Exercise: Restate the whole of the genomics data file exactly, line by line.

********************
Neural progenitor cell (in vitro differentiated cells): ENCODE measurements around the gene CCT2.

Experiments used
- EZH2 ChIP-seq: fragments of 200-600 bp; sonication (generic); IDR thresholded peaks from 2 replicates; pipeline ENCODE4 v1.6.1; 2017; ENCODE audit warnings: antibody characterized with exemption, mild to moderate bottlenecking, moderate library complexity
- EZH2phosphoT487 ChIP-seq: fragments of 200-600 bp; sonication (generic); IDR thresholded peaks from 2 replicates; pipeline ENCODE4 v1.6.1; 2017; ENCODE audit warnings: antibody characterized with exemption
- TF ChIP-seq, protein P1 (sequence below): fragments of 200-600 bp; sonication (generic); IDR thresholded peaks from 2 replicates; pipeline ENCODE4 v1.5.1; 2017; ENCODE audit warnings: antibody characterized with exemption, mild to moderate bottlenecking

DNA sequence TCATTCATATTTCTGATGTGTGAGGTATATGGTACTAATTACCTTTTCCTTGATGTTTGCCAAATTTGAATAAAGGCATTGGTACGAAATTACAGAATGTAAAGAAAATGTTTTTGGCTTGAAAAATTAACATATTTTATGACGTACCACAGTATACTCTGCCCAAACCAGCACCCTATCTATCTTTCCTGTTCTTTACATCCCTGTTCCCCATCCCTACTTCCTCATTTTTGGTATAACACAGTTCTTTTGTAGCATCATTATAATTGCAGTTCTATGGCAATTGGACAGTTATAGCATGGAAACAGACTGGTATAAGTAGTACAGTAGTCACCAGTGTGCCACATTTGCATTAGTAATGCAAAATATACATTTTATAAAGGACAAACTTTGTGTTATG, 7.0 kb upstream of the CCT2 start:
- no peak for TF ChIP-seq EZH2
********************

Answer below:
Neural progenitor cell (in vitro differentiated cells): ENCODE measurements around the gene CCT2.

Experiments used
- EZH2 ChIP-seq: fragments of 200-600 bp; sonication (generic); IDR thresholded peaks from 2 replicates; pipeline ENCODE4 v1.6.1; 2017; ENCODE audit warnings: antibody characterized with exemption, mild to moderate bottlenecking, moderate library complexity
- EZH2phosphoT487 ChIP-seq: fragments of 200-600 bp; sonication (generic); IDR thresholded peaks from 2 replicates; pipeline ENCODE4 v1.6.1; 2017; ENCODE audit warnings: antibody characterized with exemption
- TF ChIP-seq, protein P1 (sequence below): fragments of 200-600 bp; sonication (generic); IDR thresholded peaks from 2 replicates; pipeline ENCODE4 v1.5.1; 2017; ENCODE audit warnings: antibody characterized with exemption, mild to moderate bottlenecking

DNA sequence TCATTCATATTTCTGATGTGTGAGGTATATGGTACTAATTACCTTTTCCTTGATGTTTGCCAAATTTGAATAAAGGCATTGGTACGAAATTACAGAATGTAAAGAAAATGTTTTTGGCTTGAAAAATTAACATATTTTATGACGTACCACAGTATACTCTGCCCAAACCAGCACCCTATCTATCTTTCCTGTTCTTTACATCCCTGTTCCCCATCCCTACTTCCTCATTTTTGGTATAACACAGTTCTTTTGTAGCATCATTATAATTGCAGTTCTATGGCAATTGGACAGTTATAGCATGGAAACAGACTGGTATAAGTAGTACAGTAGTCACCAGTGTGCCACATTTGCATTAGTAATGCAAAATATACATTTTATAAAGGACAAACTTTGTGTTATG, 7.0 kb upstream of the CCT2 start:
- no peak for TF ChIP-seq EZH2